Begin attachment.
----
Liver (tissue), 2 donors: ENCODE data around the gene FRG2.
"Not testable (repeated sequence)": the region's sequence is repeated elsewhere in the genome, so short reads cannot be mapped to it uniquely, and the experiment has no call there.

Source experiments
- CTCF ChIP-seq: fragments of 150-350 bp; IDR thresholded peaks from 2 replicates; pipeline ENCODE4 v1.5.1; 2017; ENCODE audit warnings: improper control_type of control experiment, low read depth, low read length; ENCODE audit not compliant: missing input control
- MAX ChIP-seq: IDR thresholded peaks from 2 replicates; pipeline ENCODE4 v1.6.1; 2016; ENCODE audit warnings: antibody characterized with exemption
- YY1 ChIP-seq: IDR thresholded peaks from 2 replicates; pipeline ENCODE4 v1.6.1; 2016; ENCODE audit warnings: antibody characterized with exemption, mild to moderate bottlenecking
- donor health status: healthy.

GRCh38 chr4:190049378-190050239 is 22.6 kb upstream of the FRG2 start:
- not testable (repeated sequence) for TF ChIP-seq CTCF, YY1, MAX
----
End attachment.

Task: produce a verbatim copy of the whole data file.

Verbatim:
Liver (tissue), 2 donors: ENCODE data around the gene FRG2.
"Not testable (repeated sequence)": the region's sequence is repeated elsewhere in the genome, so short reads cannot be mapped to it uniquely, and the experiment has no call there.

Source experiments
- CTCF ChIP-seq: fragments of 150-350 bp; IDR thresholded peaks from 2 replicates; pipeline ENCODE4 v1.5.1; 2017; ENCODE audit warnings: improper control_type of control experiment, low read depth, low read length; ENCODE audit not compliant: missing input control
- MAX ChIP-seq: IDR thresholded peaks from 2 replicates; pipeline ENCODE4 v1.6.1; 2016; ENCODE audit warnings: antibody characterized with exemption
- YY1 ChIP-seq: IDR thresholded peaks from 2 replicates; pipeline ENCODE4 v1.6.1; 2016; ENCODE audit warnings: antibody characterized with exemption, mild to moderate bottlenecking
- donor health status: healthy.

GRCh38 chr4:190049378-190050239 is 22.6 kb upstream of the FRG2 start:
- not testable (repeated sequence) for TF ChIP-seq CTCF, YY1, MAX